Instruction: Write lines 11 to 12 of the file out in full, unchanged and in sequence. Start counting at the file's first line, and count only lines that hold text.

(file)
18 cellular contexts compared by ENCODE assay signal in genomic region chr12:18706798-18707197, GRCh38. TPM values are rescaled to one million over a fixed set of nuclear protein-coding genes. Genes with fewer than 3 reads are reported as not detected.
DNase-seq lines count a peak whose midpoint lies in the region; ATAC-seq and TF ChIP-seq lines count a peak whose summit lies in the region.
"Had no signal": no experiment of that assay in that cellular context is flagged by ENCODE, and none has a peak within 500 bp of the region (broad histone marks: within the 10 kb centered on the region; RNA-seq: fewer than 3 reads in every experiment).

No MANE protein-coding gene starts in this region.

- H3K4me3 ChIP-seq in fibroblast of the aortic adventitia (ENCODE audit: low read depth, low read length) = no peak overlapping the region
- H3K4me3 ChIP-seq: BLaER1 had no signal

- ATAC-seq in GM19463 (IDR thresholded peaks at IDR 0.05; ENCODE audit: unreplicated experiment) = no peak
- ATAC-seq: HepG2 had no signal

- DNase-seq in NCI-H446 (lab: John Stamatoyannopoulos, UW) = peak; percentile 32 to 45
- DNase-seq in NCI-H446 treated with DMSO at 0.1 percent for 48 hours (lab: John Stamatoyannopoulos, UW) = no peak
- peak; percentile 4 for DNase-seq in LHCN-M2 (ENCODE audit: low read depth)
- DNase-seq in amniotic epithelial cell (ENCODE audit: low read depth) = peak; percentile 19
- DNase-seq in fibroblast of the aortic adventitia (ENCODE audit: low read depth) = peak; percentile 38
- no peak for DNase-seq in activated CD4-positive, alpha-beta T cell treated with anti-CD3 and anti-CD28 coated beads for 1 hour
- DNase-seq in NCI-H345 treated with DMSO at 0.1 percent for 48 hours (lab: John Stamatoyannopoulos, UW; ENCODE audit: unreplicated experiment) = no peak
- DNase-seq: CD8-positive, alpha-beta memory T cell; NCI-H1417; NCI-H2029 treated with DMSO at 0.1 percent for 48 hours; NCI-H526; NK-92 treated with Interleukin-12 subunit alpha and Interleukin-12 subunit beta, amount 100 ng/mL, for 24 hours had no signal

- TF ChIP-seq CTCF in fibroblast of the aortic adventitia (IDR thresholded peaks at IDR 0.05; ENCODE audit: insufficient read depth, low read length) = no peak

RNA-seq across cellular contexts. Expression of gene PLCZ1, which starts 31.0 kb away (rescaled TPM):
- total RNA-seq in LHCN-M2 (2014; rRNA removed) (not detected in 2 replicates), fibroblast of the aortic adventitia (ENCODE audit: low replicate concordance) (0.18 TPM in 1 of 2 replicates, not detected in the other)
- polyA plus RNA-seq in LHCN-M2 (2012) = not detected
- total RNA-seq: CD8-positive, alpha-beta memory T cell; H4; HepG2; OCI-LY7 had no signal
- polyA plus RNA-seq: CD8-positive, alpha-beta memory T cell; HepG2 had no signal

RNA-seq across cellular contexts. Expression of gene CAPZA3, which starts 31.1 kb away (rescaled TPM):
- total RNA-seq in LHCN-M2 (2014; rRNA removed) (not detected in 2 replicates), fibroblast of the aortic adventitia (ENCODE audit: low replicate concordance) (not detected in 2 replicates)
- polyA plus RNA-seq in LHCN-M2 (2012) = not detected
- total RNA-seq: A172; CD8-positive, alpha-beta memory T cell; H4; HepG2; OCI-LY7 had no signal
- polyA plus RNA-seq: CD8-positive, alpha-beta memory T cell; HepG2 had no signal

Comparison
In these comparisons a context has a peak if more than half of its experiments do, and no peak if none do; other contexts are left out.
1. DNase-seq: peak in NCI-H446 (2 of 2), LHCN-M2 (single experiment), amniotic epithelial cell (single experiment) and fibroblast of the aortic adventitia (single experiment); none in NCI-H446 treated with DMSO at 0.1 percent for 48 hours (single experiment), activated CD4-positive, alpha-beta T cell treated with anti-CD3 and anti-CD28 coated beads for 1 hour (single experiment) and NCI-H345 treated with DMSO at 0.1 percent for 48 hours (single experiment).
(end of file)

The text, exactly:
- peak; percentile 4 for DNase-seq in LHCN-M2 (ENCODE audit: low read depth)
- DNase-seq in amniotic epithelial cell (ENCODE audit: low read depth) = peak; percentile 19